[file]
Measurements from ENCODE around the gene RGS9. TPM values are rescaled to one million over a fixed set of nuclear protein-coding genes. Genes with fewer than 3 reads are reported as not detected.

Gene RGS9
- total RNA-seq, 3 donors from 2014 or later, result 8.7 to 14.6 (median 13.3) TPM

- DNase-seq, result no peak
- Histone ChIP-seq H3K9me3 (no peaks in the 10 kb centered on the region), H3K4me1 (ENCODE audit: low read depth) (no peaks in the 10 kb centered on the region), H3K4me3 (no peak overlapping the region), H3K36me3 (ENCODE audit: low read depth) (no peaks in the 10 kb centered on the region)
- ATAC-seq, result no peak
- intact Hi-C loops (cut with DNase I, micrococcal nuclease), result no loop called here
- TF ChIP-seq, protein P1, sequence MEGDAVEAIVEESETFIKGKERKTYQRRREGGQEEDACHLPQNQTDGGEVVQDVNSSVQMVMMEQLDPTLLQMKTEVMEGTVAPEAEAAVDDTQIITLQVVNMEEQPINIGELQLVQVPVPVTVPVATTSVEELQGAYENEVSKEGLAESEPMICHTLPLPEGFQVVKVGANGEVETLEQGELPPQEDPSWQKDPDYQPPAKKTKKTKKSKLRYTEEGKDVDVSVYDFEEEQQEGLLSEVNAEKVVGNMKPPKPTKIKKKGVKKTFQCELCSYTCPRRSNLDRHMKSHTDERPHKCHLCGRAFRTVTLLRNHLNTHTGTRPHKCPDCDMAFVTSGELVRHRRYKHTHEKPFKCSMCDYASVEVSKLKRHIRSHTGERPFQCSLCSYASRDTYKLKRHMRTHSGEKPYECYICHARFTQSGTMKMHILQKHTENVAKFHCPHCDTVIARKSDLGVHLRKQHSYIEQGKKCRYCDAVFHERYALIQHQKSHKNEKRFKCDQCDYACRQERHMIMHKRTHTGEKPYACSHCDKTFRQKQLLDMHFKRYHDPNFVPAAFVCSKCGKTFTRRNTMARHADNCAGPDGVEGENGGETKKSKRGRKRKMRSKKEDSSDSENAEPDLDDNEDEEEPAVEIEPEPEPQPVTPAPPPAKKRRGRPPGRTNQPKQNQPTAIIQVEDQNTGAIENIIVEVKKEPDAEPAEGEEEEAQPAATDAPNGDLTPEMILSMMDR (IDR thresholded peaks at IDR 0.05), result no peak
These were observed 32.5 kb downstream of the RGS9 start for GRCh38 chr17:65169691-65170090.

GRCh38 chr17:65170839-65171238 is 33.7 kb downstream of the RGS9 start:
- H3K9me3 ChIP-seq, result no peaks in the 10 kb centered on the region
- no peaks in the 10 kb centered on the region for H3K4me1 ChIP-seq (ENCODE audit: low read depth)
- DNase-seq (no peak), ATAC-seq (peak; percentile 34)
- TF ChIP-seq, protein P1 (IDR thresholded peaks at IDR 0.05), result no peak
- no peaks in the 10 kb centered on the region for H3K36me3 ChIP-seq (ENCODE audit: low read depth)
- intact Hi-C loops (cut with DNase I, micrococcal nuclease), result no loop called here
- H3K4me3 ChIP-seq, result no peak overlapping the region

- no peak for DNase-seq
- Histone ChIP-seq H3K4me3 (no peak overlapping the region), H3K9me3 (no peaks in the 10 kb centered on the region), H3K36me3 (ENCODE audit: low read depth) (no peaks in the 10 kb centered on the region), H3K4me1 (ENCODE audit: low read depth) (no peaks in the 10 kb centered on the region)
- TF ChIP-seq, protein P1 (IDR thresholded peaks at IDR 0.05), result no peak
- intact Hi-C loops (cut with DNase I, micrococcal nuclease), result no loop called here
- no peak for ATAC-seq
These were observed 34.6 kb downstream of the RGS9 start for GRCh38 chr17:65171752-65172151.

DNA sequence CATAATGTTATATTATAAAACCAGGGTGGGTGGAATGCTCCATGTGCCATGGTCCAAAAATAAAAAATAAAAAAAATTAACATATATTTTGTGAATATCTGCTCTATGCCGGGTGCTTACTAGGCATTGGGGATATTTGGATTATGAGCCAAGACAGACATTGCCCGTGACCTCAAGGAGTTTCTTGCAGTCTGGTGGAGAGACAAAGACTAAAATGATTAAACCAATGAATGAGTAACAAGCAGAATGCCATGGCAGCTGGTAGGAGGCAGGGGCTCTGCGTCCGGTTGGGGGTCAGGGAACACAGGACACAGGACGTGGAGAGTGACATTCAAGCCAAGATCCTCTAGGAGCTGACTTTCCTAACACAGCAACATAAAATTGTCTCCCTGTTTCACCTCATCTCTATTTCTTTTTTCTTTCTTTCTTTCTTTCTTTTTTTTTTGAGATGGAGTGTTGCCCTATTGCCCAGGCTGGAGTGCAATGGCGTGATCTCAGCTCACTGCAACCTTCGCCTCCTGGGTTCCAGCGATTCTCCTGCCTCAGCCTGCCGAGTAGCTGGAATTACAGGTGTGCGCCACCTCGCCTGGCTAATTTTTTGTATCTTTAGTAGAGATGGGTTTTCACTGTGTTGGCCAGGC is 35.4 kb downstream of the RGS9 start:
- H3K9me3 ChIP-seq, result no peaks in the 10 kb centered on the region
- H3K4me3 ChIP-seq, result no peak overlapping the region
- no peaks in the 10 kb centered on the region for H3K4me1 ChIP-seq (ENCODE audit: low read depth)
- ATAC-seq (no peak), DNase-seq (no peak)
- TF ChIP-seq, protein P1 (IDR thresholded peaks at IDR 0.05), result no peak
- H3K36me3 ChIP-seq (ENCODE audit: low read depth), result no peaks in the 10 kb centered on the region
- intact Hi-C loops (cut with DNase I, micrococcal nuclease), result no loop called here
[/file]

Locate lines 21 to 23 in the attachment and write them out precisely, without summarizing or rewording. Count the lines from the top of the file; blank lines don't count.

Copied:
- intact Hi-C loops (cut with DNase I, micrococcal nuclease), result no loop called here
- no peak for ATAC-seq
These were observed 34.6 kb downstream of the RGS9 start for GRCh38 chr17:65171752-65172151.